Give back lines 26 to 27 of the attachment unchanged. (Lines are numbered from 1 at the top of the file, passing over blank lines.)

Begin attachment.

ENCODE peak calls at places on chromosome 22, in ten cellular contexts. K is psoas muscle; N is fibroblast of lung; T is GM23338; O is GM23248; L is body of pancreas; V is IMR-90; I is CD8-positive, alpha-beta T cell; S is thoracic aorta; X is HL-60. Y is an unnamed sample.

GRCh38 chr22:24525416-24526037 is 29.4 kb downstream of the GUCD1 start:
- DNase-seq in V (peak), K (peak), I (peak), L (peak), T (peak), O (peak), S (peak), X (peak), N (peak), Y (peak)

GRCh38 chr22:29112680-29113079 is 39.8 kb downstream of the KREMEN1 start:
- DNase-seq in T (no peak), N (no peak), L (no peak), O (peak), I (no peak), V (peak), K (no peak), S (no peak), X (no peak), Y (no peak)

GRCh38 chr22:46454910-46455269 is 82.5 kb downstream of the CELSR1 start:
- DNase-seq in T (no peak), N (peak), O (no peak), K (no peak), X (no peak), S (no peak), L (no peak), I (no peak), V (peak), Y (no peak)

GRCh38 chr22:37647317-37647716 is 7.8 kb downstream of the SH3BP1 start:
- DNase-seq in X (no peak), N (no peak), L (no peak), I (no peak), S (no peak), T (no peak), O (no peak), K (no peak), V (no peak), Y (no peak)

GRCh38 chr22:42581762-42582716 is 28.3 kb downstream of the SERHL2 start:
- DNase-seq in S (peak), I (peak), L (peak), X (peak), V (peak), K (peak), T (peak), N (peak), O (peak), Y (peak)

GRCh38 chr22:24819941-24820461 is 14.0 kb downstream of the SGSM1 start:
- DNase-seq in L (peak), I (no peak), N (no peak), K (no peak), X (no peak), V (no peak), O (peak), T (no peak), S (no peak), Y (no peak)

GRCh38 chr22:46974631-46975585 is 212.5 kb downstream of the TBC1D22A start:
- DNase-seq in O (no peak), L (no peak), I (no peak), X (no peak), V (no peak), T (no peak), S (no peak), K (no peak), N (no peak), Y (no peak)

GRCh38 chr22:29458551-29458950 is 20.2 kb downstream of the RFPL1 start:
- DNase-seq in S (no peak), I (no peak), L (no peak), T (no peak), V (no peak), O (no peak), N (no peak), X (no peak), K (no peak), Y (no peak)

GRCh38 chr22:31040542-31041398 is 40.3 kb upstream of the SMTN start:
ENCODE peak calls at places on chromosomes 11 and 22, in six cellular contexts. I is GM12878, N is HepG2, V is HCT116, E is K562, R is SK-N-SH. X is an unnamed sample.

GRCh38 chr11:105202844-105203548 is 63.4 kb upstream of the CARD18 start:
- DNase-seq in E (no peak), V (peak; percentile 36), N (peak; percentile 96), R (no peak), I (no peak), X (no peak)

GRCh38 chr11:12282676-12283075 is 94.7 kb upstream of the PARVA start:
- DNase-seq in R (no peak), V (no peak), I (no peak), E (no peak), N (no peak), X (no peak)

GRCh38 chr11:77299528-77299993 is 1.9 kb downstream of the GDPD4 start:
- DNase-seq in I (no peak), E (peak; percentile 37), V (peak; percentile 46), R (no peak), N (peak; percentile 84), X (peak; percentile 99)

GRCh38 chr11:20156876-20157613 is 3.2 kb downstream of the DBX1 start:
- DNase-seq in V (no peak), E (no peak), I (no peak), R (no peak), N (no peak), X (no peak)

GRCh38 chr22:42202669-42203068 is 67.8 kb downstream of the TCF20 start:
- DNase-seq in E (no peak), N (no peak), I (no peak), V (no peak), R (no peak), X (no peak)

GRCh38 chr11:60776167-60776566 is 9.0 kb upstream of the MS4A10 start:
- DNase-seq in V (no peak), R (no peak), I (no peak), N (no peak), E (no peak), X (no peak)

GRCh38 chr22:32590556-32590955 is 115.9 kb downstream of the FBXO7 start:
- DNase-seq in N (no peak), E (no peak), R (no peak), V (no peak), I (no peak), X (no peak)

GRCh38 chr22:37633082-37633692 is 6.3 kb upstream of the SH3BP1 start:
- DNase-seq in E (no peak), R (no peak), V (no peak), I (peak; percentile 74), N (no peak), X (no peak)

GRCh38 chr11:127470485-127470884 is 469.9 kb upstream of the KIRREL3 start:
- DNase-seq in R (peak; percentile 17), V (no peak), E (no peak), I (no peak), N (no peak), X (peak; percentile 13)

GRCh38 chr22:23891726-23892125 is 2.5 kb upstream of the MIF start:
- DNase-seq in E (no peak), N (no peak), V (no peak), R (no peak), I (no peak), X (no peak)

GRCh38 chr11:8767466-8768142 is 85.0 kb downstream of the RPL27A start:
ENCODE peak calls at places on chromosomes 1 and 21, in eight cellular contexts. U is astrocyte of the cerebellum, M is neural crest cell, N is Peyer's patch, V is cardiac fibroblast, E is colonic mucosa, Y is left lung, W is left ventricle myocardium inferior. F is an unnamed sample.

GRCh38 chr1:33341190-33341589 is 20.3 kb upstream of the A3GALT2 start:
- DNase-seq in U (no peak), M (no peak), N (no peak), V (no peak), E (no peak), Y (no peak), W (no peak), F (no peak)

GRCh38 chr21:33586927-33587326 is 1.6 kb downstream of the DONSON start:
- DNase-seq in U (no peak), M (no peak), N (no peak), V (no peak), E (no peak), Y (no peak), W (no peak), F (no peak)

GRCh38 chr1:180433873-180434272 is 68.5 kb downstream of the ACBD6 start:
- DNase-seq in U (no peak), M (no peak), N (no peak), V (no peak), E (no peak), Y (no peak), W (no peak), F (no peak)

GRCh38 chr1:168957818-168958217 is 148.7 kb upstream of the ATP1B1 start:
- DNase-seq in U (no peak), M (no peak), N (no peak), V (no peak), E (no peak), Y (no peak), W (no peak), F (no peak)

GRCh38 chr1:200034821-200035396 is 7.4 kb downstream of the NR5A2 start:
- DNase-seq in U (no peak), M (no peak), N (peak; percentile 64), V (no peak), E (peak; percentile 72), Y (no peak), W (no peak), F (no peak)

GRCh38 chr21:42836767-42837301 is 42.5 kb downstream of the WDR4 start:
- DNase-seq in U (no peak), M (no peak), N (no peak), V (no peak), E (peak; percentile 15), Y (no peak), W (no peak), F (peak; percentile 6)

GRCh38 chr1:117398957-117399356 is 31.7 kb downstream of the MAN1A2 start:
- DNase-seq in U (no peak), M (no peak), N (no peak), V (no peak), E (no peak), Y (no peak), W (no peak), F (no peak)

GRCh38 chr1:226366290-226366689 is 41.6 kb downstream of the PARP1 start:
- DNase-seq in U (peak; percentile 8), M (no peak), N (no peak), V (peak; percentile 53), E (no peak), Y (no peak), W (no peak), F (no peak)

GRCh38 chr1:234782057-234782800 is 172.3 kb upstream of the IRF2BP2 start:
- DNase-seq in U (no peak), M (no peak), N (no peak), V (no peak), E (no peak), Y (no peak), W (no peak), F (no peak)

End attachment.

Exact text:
GRCh38 chr11:20156876-20157613 is 3.2 kb downstream of the DBX1 start:
- DNase-seq in V (no peak), E (no peak), I (no peak), R (no peak), N (no peak), X (no peak)